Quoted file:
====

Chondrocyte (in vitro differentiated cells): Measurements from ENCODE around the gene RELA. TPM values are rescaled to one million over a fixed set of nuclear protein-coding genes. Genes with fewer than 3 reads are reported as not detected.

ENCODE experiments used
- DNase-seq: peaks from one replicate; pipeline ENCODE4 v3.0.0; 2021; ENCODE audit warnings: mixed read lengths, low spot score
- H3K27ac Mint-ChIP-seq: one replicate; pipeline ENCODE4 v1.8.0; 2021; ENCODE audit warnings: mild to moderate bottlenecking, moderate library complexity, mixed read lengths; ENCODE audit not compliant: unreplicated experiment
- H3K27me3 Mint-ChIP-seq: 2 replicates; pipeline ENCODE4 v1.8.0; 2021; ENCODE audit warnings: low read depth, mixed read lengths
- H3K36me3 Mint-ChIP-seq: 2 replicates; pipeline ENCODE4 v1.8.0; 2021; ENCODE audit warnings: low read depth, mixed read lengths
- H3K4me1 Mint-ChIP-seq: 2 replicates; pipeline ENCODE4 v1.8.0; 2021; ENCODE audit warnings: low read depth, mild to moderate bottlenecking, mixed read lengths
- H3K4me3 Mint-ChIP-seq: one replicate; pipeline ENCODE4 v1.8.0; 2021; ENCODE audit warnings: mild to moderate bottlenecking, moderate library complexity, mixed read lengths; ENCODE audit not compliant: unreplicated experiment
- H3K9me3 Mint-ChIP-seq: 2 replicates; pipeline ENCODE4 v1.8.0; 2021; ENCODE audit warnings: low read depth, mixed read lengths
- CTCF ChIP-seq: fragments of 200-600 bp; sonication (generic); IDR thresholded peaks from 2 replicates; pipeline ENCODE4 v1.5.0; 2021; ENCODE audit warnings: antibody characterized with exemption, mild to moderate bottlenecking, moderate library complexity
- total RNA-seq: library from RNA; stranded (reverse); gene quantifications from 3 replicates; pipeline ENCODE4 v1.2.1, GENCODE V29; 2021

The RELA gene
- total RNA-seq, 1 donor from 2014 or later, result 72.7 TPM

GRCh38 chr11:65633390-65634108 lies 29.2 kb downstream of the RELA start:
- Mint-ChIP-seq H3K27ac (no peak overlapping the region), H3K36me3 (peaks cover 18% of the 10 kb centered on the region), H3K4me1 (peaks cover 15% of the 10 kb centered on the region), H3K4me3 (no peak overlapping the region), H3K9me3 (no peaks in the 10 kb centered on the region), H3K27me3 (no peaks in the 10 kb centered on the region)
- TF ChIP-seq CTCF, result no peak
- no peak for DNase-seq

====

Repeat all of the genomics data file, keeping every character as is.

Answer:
Chondrocyte (in vitro differentiated cells): Measurements from ENCODE around the gene RELA. TPM values are rescaled to one million over a fixed set of nuclear protein-coding genes. Genes with fewer than 3 reads are reported as not detected.

ENCODE experiments used
- DNase-seq: peaks from one replicate; pipeline ENCODE4 v3.0.0; 2021; ENCODE audit warnings: mixed read lengths, low spot score
- H3K27ac Mint-ChIP-seq: one replicate; pipeline ENCODE4 v1.8.0; 2021; ENCODE audit warnings: mild to moderate bottlenecking, moderate library complexity, mixed read lengths; ENCODE audit not compliant: unreplicated experiment
- H3K27me3 Mint-ChIP-seq: 2 replicates; pipeline ENCODE4 v1.8.0; 2021; ENCODE audit warnings: low read depth, mixed read lengths
- H3K36me3 Mint-ChIP-seq: 2 replicates; pipeline ENCODE4 v1.8.0; 2021; ENCODE audit warnings: low read depth, mixed read lengths
- H3K4me1 Mint-ChIP-seq: 2 replicates; pipeline ENCODE4 v1.8.0; 2021; ENCODE audit warnings: low read depth, mild to moderate bottlenecking, mixed read lengths
- H3K4me3 Mint-ChIP-seq: one replicate; pipeline ENCODE4 v1.8.0; 2021; ENCODE audit warnings: mild to moderate bottlenecking, moderate library complexity, mixed read lengths; ENCODE audit not compliant: unreplicated experiment
- H3K9me3 Mint-ChIP-seq: 2 replicates; pipeline ENCODE4 v1.8.0; 2021; ENCODE audit warnings: low read depth, mixed read lengths
- CTCF ChIP-seq: fragments of 200-600 bp; sonication (generic); IDR thresholded peaks from 2 replicates; pipeline ENCODE4 v1.5.0; 2021; ENCODE audit warnings: antibody characterized with exemption, mild to moderate bottlenecking, moderate library complexity
- total RNA-seq: library from RNA; stranded (reverse); gene quantifications from 3 replicates; pipeline ENCODE4 v1.2.1, GENCODE V29; 2021

The RELA gene
- total RNA-seq, 1 donor from 2014 or later, result 72.7 TPM

GRCh38 chr11:65633390-65634108 lies 29.2 kb downstream of the RELA start:
- Mint-ChIP-seq H3K27ac (no peak overlapping the region), H3K36me3 (peaks cover 18% of the 10 kb centered on the region), H3K4me1 (peaks cover 15% of the 10 kb centered on the region), H3K4me3 (no peak overlapping the region), H3K9me3 (no peaks in the 10 kb centered on the region), H3K27me3 (no peaks in the 10 kb centered on the region)
- TF ChIP-seq CTCF, result no peak
- no peak for DNase-seq